Monday, 25 July 2011

Vale Amy Winehouse

Farewell Amy, I hardly knew thee...

I've never been much of a fan of the neo-Soul divas coming out of the UK lately. I've had a fleeting interest in Duffy, but that's about it.

Amy Winehouse was always someone that I just couldn't come at. I always vowed I wouldn't let the senseless media hype and sensationalism taint my view of the music, nor would I let what the muso looked like have an impact on my opinion of their music. But, I confess, Amy's beehive coiffure, eyelash extensions and grotesque tattoos turn me off. It's shallow, and I have no excuse. I've heard the music was great, however. Granted, the track "Rehab" didn't impress me, but she has other songs in her canon that I should check out.

Billy Bragg had it nailed, in my opinion, when explaining her acceptance into the "27 Club" - Hendrix, Joplin, Morrison, Cobain - all the members of said club all had well publicised battles with hard drugs. It could also be said they had significant amount of private pain that they were either unaware of or unable to deal with in a safe fashion, so they self medicated with whatever was available. When you are a celebrity and you have heaps of idle cash, usually there are plenty of people hanging around willing to separate you from it...

We need to remember that we shouldn't mythologise any of these people for the hard and fast way they lived. The vicariousness of their lives is great for tabloid reporters, but it is not a smart way to stay alive.

She should be remembered for her contribution to music - her voice and her songs. It's what's in the grooves that counts. Anything else is beside the point.

More tunes soon.

Wednesday, 20 July 2011

100 Lps Shortlist #13: Def Leppard - "Hysteria"



Even if this record wasn't spectacular for its great songs, if nothing else it would be legendary for the painful conception, gestation and birth alone.

Sheffield band Def Leppard started in the late 1970s as contemporaries to bands like Saxon and Iron Maiden. Their first two LPs sold respectably in the US, their third LP "Pyromania" sold 6 million in the US in 1983, but the band had hardly made a ripple in their native territory. In fact, while the heavy metal press in Britain thought the band was great, mainstream press thought they were actually American!

So how do you follow up a 6 million selling album? That was a big enough problem in itself, but it was nothing like what was to come...

Firstly, the band lost their producer of choice ("Mutt" Lange, who produced "Pyromania"), clashed badly with new producer Jim Steinman (songwriter on Meat Loaf's "Bat Out Of Hell" album) and nursed their drummer through rehab after a horrific car accident which severed his left arm, causing him to have it amputated.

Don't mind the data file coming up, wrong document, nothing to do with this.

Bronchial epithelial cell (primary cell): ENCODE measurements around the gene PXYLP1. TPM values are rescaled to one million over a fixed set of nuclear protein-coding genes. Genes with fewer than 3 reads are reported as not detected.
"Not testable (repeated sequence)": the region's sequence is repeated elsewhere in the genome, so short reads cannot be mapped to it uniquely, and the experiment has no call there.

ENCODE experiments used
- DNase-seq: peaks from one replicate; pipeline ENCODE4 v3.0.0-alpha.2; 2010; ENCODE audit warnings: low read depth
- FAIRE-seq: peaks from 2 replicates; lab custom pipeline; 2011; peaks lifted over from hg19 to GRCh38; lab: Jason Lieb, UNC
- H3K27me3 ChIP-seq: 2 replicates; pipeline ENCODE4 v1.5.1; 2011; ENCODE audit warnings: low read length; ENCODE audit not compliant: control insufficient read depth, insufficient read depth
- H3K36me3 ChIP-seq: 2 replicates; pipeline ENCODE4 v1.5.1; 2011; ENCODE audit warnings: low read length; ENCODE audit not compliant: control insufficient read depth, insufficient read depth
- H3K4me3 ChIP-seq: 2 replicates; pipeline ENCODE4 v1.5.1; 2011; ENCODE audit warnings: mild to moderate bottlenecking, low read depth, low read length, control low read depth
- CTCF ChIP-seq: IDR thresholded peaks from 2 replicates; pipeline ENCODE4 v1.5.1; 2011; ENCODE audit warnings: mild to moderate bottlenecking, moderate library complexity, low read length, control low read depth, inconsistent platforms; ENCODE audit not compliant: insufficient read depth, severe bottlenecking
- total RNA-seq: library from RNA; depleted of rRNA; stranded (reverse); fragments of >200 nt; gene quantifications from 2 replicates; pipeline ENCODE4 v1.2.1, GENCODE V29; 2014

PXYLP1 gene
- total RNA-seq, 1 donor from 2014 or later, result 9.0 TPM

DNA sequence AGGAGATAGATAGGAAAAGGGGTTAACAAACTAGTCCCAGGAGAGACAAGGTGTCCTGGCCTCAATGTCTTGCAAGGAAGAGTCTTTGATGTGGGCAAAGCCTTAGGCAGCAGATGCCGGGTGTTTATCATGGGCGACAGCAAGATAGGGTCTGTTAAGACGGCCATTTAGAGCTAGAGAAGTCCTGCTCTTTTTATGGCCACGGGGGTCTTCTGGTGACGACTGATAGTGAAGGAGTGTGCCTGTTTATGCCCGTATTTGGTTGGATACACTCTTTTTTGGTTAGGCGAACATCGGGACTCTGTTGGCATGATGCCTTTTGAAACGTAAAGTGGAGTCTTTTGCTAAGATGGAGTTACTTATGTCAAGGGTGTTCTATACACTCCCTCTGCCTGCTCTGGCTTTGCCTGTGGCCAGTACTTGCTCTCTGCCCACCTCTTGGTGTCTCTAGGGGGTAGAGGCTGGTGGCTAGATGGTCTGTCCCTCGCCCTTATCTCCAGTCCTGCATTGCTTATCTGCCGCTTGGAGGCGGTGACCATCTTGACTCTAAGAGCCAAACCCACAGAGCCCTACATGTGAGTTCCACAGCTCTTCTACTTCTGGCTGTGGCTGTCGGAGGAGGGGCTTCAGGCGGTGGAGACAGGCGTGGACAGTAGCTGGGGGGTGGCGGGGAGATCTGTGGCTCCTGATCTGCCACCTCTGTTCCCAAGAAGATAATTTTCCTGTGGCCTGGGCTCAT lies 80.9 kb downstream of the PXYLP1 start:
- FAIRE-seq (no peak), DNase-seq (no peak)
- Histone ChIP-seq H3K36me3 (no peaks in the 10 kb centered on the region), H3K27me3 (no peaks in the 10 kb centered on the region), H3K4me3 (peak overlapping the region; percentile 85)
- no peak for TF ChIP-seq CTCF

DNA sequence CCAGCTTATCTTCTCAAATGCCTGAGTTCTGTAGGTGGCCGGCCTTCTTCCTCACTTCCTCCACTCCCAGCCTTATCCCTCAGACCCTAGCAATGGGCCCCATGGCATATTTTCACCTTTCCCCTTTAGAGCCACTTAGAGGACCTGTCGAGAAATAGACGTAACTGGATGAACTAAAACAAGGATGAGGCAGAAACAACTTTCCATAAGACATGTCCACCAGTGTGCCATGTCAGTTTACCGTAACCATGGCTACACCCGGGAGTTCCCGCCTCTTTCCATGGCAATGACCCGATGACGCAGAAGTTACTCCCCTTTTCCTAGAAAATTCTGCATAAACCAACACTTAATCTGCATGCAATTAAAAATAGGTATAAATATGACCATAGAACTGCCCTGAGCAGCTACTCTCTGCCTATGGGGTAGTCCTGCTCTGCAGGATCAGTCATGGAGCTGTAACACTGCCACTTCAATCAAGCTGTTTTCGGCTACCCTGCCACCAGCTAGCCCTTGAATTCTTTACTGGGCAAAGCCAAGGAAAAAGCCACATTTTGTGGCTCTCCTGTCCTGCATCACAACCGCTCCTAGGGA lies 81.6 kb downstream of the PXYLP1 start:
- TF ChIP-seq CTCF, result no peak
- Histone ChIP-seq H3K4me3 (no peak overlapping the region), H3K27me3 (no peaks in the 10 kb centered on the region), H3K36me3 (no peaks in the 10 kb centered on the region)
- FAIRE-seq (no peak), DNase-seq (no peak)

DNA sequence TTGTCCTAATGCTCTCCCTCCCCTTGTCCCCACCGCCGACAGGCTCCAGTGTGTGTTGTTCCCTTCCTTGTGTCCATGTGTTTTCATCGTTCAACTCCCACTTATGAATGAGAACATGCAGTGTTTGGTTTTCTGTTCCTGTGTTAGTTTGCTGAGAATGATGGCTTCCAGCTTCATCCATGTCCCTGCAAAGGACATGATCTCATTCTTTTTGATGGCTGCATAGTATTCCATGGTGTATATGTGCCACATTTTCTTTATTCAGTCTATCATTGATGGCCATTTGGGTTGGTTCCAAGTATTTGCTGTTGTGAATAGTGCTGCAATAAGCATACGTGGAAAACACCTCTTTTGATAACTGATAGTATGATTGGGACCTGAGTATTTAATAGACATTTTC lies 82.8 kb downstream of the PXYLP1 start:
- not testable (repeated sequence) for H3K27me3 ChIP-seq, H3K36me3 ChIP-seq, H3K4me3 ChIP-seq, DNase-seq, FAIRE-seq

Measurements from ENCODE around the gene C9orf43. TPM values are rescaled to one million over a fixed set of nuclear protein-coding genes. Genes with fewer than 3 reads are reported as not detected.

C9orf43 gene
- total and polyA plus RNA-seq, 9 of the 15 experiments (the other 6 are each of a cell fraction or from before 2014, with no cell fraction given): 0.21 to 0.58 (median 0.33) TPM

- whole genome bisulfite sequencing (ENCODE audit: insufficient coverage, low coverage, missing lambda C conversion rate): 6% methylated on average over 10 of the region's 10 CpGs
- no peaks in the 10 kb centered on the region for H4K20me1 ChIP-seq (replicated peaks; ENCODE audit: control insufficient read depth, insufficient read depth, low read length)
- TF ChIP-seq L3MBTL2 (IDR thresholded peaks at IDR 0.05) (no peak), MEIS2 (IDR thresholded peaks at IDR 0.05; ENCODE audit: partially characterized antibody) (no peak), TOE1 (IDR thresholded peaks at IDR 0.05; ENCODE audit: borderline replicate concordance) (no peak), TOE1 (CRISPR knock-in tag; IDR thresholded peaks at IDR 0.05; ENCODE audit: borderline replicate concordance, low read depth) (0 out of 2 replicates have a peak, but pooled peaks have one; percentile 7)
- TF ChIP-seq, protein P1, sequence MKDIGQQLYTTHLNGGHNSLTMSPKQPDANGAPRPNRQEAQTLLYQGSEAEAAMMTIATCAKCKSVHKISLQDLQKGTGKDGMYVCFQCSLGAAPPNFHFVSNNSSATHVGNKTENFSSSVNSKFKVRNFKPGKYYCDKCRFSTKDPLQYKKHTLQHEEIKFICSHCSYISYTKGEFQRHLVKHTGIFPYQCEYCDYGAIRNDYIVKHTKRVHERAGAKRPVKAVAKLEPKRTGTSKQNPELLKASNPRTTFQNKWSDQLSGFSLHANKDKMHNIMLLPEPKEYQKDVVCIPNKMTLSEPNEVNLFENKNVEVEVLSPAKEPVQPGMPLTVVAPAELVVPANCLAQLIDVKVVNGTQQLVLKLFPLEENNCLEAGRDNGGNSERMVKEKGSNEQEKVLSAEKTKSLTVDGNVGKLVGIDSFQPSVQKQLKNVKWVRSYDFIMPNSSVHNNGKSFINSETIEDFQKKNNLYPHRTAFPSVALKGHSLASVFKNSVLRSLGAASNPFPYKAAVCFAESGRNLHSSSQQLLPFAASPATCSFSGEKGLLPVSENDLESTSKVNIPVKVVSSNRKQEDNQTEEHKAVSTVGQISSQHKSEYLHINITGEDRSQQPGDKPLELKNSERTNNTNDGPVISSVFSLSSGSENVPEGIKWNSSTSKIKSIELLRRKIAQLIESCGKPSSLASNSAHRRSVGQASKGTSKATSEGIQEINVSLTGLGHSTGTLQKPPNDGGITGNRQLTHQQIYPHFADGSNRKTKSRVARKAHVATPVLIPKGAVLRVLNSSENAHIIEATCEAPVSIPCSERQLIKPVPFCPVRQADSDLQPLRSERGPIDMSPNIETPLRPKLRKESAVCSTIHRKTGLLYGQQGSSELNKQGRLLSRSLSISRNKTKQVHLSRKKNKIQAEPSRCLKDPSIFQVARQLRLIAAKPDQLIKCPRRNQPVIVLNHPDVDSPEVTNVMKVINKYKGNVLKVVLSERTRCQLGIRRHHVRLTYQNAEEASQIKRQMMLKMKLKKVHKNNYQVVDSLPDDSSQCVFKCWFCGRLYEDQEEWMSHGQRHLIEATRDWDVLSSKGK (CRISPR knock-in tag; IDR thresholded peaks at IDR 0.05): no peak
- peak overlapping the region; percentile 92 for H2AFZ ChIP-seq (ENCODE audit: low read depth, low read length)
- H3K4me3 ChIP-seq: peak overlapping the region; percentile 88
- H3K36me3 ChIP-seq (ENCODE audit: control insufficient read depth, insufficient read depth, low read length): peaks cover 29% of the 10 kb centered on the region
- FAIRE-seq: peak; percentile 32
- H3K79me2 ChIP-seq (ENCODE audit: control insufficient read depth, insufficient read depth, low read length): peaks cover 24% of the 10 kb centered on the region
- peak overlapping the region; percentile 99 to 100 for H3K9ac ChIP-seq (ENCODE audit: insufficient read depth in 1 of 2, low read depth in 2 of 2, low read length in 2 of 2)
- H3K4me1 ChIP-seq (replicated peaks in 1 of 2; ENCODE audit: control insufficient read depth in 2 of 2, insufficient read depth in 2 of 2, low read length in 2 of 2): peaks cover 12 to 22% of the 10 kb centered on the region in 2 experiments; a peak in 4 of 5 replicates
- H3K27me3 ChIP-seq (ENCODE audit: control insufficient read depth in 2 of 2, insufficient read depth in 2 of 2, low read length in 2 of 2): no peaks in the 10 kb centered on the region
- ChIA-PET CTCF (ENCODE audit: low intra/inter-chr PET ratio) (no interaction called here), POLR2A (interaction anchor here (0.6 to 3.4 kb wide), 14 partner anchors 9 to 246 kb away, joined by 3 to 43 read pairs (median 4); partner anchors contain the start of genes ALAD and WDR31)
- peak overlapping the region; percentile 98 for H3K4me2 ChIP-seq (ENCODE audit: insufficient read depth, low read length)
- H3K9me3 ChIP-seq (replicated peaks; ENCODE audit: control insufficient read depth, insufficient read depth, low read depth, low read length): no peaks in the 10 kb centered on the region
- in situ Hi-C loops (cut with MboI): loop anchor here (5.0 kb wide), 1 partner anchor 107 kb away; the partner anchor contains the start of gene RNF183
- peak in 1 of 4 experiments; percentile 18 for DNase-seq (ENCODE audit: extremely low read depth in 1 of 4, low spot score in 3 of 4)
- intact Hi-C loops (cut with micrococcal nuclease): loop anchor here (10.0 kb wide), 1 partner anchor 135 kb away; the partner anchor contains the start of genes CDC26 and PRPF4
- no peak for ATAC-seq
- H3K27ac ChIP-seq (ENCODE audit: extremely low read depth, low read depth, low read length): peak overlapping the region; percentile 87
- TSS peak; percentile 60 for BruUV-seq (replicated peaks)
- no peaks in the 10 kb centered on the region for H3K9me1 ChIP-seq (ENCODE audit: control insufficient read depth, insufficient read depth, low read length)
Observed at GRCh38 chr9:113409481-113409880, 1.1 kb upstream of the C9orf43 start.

Drummer Rick Allen slowly learnt to play again with one arm, having a modified MIDI drum kit developed for him to make it easier to play. He eventually played on all the album sessions through 1986/87. The band also signed Lange back on as producer, but they had to wait 3 months for Lange to recover from his own car accident. And then the gruelling recording sessions filled with technical dramas with layering of guitars and synths and other technology.

The result however, was extraordinary. Released in the latter half of 1987, during the last 4 years the legend of Def Leppard grew in the UK to the point where the LP debuted at Number 1 on the British charts. The album took close to 12 months to climb the summit in Australia.

The album was superior in almost every respect to anything the band had done previously, and also to everything they have done since. Their sound was already big, but on "Hysteria" it was massive. It sold the most out of all their albums - some 20 million copies as of 2009 (source: Wikipedia). Of the 12 tracks on the original LP, it produced 7 hit singles (every track on the original side one of the LP plus the title track) equalling Michael Jackson's record on the Thriller LP. It was the most expensive production of any of their albums, and it was the longest to make.

This last point is notable because 4 years was unfashionably long for ANY BAND to make an album in the 1980s. Their contemporaries like Kiss and Iron Maiden were in the habit of turning out LPs every 12 months or so during this period. It was a huge risk, as most bands would have lost momentum and their first LP in 4 years would have bombed, but not this one...

So here it is, in order to remind yourself how great it was...

...and for Glen Ironman, to hear for the first time.

Monday, 11 July 2011

R.I.P. News of the World

Over at our sister blog Think Again we discuss and celebrate the closure of "The news of the World" tabloid in the UK.

I thought it would be good to listen to a few songs that were inspired by the dirty rag:

The Jam - "News of the World"
Wire - "Field Day For The Sundays"
The Beatles - "Polythene Pam"
Pretenders - "Back On The Chain gang"
Joe Jackson - "Sunday Papers"
U2 - "Last Night On Earth"
Elvis Costello - "Fish 'n' Chip paper"
Billy Bragg - "Never Buy The Sun"
The Smiths - "This Night Has Opened My Eyes"
ManBREAK - "News of The World"

and of course the classic Queen LP "News of the World"...

links to the songs coming soon....